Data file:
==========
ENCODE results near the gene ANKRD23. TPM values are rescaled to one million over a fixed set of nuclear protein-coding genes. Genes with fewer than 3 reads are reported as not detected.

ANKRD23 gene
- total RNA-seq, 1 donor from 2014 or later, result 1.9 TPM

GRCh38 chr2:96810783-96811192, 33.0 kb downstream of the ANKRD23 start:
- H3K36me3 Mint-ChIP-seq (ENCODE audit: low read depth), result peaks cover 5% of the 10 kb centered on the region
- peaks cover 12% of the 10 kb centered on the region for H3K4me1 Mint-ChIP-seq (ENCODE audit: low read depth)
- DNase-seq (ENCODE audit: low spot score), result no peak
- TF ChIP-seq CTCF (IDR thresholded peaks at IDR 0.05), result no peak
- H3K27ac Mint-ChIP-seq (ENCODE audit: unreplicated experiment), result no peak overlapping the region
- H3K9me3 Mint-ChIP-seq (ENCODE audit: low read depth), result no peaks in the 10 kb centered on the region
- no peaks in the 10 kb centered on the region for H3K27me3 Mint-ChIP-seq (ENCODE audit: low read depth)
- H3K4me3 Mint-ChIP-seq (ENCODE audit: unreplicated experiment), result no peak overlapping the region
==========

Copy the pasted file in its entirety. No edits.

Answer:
ENCODE results near the gene ANKRD23. TPM values are rescaled to one million over a fixed set of nuclear protein-coding genes. Genes with fewer than 3 reads are reported as not detected.

ANKRD23 gene
- total RNA-seq, 1 donor from 2014 or later, result 1.9 TPM

GRCh38 chr2:96810783-96811192, 33.0 kb downstream of the ANKRD23 start:
- H3K36me3 Mint-ChIP-seq (ENCODE audit: low read depth), result peaks cover 5% of the 10 kb centered on the region
- peaks cover 12% of the 10 kb centered on the region for H3K4me1 Mint-ChIP-seq (ENCODE audit: low read depth)
- DNase-seq (ENCODE audit: low spot score), result no peak
- TF ChIP-seq CTCF (IDR thresholded peaks at IDR 0.05), result no peak
- H3K27ac Mint-ChIP-seq (ENCODE audit: unreplicated experiment), result no peak overlapping the region
- H3K9me3 Mint-ChIP-seq (ENCODE audit: low read depth), result no peaks in the 10 kb centered on the region
- no peaks in the 10 kb centered on the region for H3K27me3 Mint-ChIP-seq (ENCODE audit: low read depth)
- H3K4me3 Mint-ChIP-seq (ENCODE audit: unreplicated experiment), result no peak overlapping the region